The big difference between the German language and other languages such as English or French.
Are Germans rude? Is the German language hard and rude?
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Many, many people around the world had learned by watching TV in one of the World-War-2 movies, some German words where someone barked at any other person: “Los, los – schneller, schneller!” or “Hände hoch!” or “In Deckung!” – As you can see here, the Germans in Hollywood movies always talk with exclamation marks! Nobody knows who invented the exclamation mark, but a German must have applied for a patent on it!
Back then, when I went to the pub every Friday after work for an evening pint and a little chat with friends and acquaintances, there was a genial guy, somewhat older than me. He was at the age where he was ready to retire and was working for the Munich Philharmonic Orchestra and had lived and worked for three decades as a musician. He had travelled with the Orchestra around the world, had experienced many foreign cultures, and had met a variety of strange people.
One day he asked me if I knew about the big difference between the German language and other languages such as English or French. I told him I do not know and was eager for an answer.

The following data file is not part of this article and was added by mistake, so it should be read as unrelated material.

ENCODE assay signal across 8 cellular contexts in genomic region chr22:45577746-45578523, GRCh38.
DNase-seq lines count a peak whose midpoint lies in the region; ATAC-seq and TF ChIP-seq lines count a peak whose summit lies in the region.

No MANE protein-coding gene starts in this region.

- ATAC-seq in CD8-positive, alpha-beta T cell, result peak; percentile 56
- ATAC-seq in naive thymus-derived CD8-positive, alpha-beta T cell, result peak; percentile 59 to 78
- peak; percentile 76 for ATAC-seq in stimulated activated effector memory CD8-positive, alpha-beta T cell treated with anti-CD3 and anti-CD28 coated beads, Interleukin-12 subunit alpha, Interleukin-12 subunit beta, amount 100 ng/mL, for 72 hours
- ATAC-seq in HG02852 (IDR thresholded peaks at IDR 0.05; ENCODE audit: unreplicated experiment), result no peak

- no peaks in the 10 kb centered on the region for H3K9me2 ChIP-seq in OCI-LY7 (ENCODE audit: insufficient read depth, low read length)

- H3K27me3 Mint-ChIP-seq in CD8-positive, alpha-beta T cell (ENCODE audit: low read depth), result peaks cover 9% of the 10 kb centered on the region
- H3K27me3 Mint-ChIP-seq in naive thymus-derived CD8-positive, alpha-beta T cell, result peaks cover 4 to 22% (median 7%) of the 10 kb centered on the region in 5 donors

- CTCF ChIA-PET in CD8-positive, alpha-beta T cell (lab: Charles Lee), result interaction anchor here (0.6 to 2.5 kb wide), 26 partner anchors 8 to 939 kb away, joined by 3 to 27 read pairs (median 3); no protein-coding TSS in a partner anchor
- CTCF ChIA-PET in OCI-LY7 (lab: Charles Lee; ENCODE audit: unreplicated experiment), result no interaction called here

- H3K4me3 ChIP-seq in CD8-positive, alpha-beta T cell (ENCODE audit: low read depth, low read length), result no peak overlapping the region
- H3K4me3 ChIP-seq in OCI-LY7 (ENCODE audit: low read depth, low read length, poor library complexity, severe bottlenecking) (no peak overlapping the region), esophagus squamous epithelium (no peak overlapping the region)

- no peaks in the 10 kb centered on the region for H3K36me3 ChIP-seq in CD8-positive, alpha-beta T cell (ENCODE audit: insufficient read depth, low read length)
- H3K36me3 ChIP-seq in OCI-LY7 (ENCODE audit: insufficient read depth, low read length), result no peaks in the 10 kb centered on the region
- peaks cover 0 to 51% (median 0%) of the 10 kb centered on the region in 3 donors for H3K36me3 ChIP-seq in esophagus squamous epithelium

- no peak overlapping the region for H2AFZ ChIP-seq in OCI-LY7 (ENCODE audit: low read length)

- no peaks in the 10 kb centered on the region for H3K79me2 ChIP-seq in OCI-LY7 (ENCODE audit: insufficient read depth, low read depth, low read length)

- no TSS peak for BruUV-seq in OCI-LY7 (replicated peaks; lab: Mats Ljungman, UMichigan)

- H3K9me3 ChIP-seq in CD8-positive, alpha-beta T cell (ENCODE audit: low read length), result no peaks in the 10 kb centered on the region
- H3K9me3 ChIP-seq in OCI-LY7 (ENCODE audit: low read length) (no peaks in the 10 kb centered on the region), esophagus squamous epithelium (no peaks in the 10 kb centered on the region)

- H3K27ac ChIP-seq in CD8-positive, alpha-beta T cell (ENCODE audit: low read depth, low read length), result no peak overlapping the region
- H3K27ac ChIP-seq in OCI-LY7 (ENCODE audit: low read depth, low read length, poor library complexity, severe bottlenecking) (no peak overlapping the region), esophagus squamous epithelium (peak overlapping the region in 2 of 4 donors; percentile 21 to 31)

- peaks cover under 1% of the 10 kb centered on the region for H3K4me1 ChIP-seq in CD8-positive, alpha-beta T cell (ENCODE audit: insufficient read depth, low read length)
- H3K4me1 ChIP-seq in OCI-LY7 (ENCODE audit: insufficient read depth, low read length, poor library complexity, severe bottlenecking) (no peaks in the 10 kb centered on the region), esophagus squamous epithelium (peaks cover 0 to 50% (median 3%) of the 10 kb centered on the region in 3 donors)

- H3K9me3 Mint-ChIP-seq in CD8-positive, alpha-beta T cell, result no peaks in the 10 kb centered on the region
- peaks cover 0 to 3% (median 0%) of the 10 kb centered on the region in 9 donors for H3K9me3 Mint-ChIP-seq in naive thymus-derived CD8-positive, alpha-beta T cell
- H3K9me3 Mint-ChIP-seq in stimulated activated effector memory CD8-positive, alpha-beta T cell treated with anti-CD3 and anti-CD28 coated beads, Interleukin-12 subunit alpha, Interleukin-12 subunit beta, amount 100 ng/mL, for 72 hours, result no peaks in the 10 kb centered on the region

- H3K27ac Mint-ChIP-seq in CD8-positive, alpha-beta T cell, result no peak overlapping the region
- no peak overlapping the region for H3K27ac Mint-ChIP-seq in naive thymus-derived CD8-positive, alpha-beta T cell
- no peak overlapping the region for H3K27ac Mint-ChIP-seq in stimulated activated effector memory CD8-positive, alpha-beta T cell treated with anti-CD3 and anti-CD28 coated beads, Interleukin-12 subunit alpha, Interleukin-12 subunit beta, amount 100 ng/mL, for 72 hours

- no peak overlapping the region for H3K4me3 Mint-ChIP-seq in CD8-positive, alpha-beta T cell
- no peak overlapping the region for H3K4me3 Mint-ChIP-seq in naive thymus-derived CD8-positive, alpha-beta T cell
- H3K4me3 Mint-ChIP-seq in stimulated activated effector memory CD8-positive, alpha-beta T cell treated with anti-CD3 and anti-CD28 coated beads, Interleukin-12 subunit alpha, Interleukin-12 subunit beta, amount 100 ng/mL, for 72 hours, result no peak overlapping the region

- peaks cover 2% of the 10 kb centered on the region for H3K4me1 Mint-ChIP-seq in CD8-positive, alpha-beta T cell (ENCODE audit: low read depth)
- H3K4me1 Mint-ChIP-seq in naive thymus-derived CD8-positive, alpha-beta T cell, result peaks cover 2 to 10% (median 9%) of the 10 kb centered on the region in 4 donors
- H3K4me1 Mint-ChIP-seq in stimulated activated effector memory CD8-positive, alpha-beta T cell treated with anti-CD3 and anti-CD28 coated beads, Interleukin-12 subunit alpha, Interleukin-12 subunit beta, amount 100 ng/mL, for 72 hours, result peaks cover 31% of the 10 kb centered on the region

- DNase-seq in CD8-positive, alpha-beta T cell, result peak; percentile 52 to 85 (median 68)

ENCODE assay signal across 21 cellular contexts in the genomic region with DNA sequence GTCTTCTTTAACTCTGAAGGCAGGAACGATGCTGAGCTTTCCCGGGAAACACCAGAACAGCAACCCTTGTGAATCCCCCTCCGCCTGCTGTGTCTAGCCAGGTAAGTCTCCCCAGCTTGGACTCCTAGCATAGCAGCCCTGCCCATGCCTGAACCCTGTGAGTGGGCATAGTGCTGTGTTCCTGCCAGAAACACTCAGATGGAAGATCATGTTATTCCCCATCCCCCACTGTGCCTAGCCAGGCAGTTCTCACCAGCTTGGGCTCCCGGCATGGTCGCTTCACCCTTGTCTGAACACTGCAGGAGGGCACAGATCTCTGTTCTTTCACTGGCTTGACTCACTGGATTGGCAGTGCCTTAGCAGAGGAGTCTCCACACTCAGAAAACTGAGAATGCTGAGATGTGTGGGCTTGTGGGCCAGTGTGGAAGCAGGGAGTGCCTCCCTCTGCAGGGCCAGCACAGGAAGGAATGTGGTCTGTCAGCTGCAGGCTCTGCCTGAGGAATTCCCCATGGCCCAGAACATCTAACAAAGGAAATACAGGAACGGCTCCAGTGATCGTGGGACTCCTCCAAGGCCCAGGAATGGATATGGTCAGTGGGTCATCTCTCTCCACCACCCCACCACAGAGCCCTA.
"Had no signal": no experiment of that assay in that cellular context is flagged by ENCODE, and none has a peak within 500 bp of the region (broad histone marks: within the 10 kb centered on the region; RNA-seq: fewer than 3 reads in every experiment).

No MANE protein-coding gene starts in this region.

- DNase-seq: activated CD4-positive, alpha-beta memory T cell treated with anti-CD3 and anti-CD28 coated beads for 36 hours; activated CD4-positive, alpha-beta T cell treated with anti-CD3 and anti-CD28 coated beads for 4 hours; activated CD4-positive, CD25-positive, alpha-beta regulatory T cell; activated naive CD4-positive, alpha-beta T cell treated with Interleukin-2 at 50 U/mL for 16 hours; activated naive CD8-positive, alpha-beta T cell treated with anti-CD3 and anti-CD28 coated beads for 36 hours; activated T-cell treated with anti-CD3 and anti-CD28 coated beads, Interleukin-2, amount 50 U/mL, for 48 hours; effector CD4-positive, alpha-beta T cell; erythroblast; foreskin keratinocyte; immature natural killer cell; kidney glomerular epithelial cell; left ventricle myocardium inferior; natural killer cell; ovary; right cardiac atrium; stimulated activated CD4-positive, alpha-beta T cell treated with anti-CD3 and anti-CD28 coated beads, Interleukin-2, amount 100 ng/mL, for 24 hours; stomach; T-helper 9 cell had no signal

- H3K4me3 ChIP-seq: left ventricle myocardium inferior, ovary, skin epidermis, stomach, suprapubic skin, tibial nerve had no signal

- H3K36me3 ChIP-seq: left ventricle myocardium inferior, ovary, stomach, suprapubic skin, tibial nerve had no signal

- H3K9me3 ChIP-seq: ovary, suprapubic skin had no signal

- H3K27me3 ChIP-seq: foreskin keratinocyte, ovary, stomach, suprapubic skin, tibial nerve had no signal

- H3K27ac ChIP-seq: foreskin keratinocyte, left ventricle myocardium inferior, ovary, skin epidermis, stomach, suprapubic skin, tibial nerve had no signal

“Well, in a situation of great joy, or of a big surprise, in a moment someone stops movement, and the mouth goes open as the brain is looking for an appropriate word for this amazement – what does an English man say?”
Here I didn’t have any clue what he meant and told him, so he purred out in the sweetest tongue:
“Oh … how beautiful, just wonderful!”
Well, that was reproducible for me and a common response for this situation. He then went on to ask me: “… and how would a French person react in such an astonishing situation?”
My shoulders shrugged and he sugar-touched told me then:
“Oh … c’est merveilleux, absolument magnifiques!”
Well, that would also be my words – I thought to myself – if my few French lessons weren’t too long ago. “… and how is a German guy reacting in an absolutely fantastic, awesome moment?”
Again, my shoulders went high, and I did not have any clue about the answer. He took a step backwards, raised his arms just like an entertainer on stage and shouted at me:
“Ja … leck mich doch am Arsch!”
Well, here he got the point!
For your better understanding: “Ja” means: “Yes” – here used as the word “Well”, to start a sentence – and the rest you can google, because I do not translate it in this article.
Nevertheless, if you ever get in this situation hearing this German sentence live: it is not meant as a challenge, nor as a demand or an order, nor for granting any request. If you think you must react in any way: Don’t do that – that’s no invitation!
This sentence is simply a term of stunning astonishment in the German language!
Did you google this sentence? Go on, do it, so you could judge by yourself if German is a rude or hard language?
Not yet? – Los, los – schneller, schneller!!!
By the way, did you know the canon in B-flat major composed by Wolfgang Amadeus Mozart, which is about the Swabian salute?